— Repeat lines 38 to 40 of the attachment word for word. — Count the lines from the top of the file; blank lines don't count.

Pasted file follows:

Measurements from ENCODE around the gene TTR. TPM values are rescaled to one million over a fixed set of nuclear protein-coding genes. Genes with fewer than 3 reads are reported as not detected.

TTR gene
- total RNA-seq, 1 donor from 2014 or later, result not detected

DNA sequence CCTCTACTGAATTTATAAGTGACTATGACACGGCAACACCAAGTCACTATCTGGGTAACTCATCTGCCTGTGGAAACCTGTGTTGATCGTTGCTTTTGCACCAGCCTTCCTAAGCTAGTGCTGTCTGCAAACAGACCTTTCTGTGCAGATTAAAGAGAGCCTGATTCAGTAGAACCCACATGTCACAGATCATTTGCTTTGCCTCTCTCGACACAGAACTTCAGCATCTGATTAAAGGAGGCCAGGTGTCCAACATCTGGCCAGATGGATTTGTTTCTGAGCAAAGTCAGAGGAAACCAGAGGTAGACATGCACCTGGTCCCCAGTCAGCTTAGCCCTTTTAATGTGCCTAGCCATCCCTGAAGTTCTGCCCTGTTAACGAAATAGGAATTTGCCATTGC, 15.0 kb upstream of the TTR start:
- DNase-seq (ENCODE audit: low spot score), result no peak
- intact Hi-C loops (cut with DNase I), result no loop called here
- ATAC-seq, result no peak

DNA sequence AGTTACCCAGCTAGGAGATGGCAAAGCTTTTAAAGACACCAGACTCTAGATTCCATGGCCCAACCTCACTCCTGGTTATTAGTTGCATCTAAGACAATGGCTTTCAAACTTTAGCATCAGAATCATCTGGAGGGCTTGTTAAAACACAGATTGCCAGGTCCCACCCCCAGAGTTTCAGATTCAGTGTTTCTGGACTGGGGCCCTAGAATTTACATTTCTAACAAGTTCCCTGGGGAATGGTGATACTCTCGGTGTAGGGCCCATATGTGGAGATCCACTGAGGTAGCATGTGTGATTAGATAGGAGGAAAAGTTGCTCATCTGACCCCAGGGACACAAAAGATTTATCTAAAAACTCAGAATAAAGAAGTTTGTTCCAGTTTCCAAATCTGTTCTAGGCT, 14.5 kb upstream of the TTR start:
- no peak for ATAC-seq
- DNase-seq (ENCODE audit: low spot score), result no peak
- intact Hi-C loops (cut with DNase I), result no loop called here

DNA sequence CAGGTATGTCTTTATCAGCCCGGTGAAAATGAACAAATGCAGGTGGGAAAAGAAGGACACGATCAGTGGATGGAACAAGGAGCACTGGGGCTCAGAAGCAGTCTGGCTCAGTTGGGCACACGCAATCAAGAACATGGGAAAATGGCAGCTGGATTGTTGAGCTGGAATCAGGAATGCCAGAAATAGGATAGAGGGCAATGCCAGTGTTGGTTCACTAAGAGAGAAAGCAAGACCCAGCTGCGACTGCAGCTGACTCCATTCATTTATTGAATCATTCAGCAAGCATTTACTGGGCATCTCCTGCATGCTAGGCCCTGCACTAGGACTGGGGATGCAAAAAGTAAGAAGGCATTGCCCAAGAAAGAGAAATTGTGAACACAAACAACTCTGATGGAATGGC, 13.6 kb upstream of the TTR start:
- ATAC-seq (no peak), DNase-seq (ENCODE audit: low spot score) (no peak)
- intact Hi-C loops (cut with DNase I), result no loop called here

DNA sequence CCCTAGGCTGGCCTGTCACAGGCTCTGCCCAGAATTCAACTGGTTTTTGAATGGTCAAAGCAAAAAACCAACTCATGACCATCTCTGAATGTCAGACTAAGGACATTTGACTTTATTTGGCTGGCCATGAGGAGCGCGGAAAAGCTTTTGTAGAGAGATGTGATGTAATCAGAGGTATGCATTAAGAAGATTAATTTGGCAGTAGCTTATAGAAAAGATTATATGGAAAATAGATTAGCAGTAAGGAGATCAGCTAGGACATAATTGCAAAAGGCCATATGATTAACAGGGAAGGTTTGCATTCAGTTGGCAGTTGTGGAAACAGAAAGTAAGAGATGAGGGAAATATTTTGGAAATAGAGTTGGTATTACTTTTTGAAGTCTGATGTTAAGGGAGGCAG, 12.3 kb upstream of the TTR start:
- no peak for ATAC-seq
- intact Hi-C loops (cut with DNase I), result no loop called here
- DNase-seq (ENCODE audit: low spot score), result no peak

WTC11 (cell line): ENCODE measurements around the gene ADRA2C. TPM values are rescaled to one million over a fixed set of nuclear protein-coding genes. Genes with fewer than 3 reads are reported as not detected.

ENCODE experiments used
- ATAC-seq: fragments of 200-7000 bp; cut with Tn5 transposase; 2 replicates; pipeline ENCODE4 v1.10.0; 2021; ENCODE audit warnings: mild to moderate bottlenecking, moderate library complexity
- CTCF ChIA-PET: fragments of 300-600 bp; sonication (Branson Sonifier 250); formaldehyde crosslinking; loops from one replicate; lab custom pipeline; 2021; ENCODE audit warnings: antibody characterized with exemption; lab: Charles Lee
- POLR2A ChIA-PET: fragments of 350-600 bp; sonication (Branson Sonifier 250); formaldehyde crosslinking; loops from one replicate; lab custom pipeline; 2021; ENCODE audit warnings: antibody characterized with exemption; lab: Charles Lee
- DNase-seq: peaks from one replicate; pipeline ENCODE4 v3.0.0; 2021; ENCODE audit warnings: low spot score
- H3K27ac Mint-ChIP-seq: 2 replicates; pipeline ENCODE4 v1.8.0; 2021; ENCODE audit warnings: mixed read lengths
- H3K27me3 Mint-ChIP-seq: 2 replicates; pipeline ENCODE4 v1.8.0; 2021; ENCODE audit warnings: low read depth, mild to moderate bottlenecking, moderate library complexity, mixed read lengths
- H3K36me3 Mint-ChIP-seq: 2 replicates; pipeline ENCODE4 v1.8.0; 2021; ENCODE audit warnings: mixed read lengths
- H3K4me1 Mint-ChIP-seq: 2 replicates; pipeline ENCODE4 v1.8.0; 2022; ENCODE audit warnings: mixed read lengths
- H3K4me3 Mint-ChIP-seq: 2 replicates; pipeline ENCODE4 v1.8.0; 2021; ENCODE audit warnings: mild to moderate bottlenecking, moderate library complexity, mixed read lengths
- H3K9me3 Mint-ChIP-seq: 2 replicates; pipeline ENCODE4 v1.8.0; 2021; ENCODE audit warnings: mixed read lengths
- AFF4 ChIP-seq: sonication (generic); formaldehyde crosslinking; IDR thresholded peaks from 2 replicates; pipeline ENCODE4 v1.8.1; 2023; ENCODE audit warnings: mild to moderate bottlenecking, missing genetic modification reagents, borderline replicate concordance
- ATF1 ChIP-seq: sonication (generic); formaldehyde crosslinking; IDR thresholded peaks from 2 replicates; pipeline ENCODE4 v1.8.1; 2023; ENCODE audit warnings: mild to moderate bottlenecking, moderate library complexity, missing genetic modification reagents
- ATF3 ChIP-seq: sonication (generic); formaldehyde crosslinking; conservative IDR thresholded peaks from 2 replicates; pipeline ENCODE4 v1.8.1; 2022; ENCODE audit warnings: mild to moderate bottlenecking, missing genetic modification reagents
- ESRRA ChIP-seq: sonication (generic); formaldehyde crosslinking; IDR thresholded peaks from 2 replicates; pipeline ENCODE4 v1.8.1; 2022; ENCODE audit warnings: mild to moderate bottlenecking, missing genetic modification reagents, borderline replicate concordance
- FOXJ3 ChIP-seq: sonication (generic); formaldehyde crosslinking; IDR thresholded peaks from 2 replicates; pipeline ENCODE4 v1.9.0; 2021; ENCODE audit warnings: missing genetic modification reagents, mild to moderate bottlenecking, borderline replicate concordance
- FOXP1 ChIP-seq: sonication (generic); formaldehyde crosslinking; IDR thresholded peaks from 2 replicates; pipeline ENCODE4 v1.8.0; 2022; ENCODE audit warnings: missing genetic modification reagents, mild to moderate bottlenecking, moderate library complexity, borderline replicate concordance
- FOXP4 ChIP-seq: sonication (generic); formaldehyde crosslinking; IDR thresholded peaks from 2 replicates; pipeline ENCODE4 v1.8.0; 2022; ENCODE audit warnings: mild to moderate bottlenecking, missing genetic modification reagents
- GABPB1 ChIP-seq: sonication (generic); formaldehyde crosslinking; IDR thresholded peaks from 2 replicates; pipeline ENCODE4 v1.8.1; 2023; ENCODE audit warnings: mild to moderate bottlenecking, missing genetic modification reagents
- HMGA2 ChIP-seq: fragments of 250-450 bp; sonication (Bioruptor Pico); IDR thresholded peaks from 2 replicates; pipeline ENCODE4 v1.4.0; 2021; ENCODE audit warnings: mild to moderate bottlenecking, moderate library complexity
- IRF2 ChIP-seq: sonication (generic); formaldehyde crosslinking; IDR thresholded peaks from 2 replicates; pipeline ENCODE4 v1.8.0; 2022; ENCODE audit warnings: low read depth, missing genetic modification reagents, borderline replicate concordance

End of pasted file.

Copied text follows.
- GABPB1 ChIP-seq: sonication (generic); formaldehyde crosslinking; IDR thresholded peaks from 2 replicates; pipeline ENCODE4 v1.8.1; 2023; ENCODE audit warnings: mild to moderate bottlenecking, missing genetic modification reagents
- HMGA2 ChIP-seq: fragments of 250-450 bp; sonication (Bioruptor Pico); IDR thresholded peaks from 2 replicates; pipeline ENCODE4 v1.4.0; 2021; ENCODE audit warnings: mild to moderate bottlenecking, moderate library complexity
- IRF2 ChIP-seq: sonication (generic); formaldehyde crosslinking; IDR thresholded peaks from 2 replicates; pipeline ENCODE4 v1.8.0; 2022; ENCODE audit warnings: low read depth, missing genetic modification reagents, borderline replicate concordance